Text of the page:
The reformist leader has gone through many ups and downs. Here's how he reached the prime minister's office.
Anwar Ibrahim has been sworn in as Malaysia's new prime minister, becoming the country's 10th leader after decades of tumultuous political journey that saw him being ousted as deputy prime minister in the 1990s, sent to jail twice and repeatedly written off by rivals as an also-ran politician.
Anwar took his oath on Thursday before Malaysian King Al Sultan Abdullah Sultan Ahmad Shah, who named him to the post earlier in the day after winning the reluctant support of smaller political parties to form a "unity government".
A general election was held on Saturday, but the race resulted in a parliament with no majority, forcing the parties to negotiate while thrusting the country into days of political uncertainty.
Anwar's ascent to the premier's post is a second victory for his reformist bloc, which won the 2018 polls but lost power after only 22 months due to a power struggle.
Anwar’s multiethnic Pakatan Harapan (Alliance of Hope), led with 82 seats, short of the 112 needed for a majority in the parliament.
His rival candidate Muhyiddin Yassin’s right-leaning National Alliance won 73 seats. Within the alliance, Pan-Malaysian Islamic Party has emerged as the single biggest party with 49 seats.
Muhyiddin had served briefly as the country's eighth prime minister and was vying to return to power.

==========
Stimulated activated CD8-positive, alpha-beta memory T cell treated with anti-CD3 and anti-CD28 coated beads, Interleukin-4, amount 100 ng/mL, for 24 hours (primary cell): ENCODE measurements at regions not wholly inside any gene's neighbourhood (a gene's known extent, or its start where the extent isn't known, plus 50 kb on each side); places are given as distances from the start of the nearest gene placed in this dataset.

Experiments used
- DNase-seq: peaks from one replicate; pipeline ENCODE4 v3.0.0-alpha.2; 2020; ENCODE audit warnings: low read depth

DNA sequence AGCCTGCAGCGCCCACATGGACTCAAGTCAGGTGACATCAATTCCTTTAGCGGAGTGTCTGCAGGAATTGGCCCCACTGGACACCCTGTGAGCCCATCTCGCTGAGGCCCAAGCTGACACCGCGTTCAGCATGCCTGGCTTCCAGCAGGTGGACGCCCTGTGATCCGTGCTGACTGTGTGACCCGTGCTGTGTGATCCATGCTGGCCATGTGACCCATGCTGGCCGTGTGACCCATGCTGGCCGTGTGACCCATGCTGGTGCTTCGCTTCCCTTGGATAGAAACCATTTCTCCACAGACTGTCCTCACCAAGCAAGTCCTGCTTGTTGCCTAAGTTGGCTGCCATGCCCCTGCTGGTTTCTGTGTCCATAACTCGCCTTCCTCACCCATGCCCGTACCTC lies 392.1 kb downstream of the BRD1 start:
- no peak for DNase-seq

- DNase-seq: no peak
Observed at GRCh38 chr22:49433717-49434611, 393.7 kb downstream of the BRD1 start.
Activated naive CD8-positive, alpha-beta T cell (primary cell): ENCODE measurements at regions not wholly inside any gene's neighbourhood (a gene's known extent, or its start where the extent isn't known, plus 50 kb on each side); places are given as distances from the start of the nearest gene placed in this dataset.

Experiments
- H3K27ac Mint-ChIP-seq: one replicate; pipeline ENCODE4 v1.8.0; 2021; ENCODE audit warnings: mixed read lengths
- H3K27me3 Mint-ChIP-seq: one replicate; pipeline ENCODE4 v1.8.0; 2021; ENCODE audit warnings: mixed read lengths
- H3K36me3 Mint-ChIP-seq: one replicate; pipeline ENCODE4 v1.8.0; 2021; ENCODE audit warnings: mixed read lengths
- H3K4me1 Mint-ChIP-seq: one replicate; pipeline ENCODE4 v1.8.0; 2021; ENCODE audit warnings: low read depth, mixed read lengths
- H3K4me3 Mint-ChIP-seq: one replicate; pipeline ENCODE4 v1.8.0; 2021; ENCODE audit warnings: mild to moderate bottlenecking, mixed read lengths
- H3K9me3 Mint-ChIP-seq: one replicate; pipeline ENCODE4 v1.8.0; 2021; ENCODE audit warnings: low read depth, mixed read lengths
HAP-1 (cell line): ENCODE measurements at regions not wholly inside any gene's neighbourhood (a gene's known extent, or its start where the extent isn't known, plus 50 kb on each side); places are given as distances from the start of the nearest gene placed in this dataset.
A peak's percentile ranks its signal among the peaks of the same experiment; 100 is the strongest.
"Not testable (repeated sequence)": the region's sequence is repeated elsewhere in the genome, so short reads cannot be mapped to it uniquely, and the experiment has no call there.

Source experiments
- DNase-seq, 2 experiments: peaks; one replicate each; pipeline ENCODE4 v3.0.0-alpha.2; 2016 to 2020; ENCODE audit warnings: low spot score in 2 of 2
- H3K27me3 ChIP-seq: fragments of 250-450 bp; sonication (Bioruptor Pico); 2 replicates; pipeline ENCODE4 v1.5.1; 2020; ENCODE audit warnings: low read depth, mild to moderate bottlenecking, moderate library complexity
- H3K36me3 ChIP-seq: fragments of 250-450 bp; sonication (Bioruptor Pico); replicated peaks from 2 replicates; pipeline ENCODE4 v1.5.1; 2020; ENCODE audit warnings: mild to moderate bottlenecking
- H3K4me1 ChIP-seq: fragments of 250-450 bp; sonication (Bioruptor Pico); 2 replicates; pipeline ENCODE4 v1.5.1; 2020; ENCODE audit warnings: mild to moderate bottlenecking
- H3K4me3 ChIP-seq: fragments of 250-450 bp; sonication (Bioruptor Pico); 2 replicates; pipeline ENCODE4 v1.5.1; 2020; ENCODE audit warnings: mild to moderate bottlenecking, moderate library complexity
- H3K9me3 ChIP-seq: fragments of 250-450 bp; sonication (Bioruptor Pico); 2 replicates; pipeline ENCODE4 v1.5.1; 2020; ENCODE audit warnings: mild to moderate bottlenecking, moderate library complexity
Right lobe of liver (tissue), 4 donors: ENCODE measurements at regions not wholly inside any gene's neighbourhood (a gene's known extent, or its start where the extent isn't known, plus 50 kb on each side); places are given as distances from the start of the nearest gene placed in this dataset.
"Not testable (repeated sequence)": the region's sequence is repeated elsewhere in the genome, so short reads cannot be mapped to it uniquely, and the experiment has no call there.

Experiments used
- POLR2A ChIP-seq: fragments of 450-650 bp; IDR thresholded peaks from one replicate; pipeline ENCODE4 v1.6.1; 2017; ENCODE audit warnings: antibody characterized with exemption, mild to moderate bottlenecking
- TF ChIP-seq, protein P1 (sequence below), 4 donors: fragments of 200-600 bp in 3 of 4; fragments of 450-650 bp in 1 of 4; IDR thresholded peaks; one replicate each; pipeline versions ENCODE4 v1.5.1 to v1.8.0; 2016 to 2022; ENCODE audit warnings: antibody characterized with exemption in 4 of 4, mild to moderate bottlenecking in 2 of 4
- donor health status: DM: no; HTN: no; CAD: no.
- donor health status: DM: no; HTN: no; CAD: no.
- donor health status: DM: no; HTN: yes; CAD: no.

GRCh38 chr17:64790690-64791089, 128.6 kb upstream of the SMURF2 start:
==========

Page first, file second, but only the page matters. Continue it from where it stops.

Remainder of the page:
“Anwar’s political struggle is of a comparable level as (South Africa's) Nelson Mandela, as both went through many persecutions in the process of democratising their countries," said Ei Sun Oh with Singapore's Institute of International Affairs.
“It is hoped that with Anwar in charge, Malaysia could revert to a more open and inclusive society and economy that would hopefully restore its prestige on the world stage."
Firebrand youth leader
Anwar, 75, had been on the cusp of power twice.
A firebrand youth leader, Anwar founded a youth movement before he was recruited into the then-ruling United Malays National Organization (UMNO).
He enjoyed a meteoric rise to become deputy prime minister-cum-finance minister in the 1990s.
He was groomed to take over from then-Prime Minister Mahathir Mohamad but a bitter fallout over Malaysia’s response to the Asian economic crisis saw Anwar sacked in September 1998 and later jailed for six years.
But he became a symbol for his new People's Justice Party and its vows for reforms.
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Anwar was freed in 2004, a year after Mahathir stepped down as prime minister after 22 years in power.
But Anwar was imprisoned again in 2015 – in a case he said was aimed at crushing his alliance which was making gains against the UMNO-led government. Yet, he didn't give up.
From his prison cell, Anwar made up with Mahathir, who returned to politics as anger boiled over a multibillion-dollar scandal involving the 1MDB state investment fund.
Their reunion led to historic 2018 polls that saw the unthinkable ouster of the UMNO-led alliance, which had led Malaysia since its independence from Britain in 1957.
Mahathir became the world’s oldest leader at 92 after the victory. Anwar was pardoned shortly after and would have succeeded Mahathir, but infighting led to their government’s collapse just after 22 months.
With the country facing economic challenges and political divisions after years of uncertainty and a devastating COVID-19 pandemic, Anwar is about to write the next chapter of his long political story.
Opposition leader Anwar Ibrahim has been appointed as Malaysia's prime minister, ending days of political impasse in the Southeast Asian countryhttps://t.co/znCWtwM2uf— TRT World (@trtworld) November 24, 2022